Bryce Canyon in located in the Colorado Plateau. People have lived in the region for about 12,000 years. In 1870 Captain Clarence E. Dutton and John Wesley-Powell explored the area and gave the various points, pillars, and views many of their names. In 1875 Ebenezer Bryce came to the Paria Valley to live and to harvest plateau timber. Neighbours called the canyon behind his home Bryce’s Canyon, and the name stuck. Soon after the turn of the century people were coming to see the colourful geologic sights and the first accommodations were built along the rim above Bryce’s Canyon. Today, Bryce Canyon National Park hosts over 1.5 million visitors per year. The canyon rim road is about 18 miles long and allows you panoramic views of a lot of it. (There are lots of hiking trails – about 50 miles of them – in the park as well.) The rim road takes you from the Visitor’s Center just off Highway 17 to the turn-around loop at Rainbow Point for the drive back. Over the course of the route you have an elevation gain of about 1,200′. On good days visibility extends 90 miles and on really clear days, you can see all the way to New Mexico. Inspiration Point faces east.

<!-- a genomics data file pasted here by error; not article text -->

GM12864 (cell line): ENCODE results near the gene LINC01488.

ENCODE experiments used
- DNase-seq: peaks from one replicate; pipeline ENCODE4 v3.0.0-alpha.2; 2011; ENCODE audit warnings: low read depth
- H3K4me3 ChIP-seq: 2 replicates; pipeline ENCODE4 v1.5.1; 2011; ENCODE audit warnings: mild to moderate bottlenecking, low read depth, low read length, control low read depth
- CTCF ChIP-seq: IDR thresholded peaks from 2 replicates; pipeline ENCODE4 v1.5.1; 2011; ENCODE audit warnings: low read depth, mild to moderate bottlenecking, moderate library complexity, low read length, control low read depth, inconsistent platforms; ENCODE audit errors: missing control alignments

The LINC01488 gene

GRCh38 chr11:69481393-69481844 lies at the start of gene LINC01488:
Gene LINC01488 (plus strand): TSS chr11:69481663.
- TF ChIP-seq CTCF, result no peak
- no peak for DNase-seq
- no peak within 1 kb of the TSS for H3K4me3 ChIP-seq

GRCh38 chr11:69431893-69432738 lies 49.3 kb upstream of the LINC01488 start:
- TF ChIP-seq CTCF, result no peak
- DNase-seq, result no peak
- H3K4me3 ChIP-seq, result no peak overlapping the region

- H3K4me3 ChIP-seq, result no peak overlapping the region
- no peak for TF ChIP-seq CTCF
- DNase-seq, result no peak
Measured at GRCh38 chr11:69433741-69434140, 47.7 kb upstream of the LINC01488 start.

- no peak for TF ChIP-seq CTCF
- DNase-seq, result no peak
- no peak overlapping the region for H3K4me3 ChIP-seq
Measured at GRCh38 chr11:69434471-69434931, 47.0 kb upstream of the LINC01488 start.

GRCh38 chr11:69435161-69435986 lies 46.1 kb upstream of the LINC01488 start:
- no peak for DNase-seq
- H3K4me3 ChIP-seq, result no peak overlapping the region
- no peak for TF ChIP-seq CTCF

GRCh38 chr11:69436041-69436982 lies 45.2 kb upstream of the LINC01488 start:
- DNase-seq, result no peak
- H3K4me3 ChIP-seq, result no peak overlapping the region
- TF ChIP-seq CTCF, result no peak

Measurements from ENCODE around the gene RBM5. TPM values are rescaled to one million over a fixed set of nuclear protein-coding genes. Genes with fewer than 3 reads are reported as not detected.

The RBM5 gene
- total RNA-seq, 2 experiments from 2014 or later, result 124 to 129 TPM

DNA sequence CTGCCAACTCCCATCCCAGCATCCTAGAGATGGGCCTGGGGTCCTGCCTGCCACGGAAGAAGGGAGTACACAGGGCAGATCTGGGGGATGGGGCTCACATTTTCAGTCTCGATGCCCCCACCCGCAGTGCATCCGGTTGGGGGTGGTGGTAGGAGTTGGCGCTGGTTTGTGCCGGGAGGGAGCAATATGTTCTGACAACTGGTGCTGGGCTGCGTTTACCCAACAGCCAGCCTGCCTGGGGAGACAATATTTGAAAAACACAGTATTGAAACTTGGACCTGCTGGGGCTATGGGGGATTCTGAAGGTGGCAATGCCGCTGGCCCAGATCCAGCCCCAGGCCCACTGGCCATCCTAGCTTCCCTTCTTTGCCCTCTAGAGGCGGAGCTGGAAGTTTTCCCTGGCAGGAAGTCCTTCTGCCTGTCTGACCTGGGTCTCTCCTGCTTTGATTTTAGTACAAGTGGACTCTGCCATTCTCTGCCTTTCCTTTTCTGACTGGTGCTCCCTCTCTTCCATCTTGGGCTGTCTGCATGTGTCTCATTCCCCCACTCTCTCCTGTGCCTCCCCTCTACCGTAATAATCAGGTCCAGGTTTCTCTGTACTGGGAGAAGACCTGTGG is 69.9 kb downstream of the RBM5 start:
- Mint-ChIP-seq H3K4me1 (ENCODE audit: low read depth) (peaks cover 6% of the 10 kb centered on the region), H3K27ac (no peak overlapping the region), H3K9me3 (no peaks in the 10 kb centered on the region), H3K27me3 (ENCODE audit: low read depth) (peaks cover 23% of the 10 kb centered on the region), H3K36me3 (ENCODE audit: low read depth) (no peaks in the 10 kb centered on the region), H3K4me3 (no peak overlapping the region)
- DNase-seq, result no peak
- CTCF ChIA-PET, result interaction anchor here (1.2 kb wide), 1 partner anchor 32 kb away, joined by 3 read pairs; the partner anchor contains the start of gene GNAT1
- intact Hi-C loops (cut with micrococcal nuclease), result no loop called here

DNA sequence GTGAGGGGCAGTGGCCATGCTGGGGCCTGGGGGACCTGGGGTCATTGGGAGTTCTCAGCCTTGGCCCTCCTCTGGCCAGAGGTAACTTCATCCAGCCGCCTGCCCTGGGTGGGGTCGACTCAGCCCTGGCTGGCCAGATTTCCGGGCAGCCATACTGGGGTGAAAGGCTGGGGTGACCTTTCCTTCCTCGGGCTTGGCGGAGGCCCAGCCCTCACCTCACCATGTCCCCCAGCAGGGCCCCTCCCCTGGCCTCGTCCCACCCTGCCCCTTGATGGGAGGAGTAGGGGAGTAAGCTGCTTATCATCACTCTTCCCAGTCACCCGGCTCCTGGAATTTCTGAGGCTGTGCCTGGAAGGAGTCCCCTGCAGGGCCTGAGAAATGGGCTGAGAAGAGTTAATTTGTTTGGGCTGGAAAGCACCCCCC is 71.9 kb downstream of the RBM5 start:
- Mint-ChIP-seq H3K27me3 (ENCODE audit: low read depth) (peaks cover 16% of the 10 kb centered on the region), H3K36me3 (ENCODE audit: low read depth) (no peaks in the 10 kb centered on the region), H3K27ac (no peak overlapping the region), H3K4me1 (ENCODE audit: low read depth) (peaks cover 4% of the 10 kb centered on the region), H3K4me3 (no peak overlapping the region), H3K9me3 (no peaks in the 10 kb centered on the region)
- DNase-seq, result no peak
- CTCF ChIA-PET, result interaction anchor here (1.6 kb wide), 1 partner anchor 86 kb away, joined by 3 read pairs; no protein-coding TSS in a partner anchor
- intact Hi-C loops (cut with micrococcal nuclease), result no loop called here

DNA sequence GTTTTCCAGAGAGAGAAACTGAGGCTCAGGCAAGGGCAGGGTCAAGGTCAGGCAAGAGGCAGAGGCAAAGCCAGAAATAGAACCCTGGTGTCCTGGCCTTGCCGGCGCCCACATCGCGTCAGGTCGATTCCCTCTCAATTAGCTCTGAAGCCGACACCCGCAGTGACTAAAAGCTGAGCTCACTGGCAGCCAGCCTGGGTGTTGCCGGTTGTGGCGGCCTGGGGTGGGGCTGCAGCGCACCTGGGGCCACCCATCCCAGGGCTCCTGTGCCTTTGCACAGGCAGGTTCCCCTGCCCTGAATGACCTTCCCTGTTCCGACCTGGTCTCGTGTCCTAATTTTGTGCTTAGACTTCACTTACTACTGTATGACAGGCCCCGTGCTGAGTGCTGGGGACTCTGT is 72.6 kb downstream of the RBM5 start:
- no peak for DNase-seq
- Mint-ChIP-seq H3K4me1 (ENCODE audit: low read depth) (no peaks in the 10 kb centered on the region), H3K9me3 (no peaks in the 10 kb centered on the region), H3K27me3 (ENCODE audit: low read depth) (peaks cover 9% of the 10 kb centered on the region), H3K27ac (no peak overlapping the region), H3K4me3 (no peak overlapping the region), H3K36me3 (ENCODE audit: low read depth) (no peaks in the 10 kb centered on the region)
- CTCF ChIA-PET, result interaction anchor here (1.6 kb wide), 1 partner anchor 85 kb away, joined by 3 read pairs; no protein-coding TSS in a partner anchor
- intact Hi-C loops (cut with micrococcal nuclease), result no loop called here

At Bryce Point These formations are called the GrottosThe rock formation below is a close-up crop of the white pillar in the foreground of the photo on the right above. It is called The Poodle; and it is easy to see why.Rainbow point is the end of the rim road. On the other side of the turn-around loop is Yovimpa Point. From there we headed back to the Visitor’s Center stopping at Sunset Point and Sunrise Point before leaving Bryce. (To be continued…)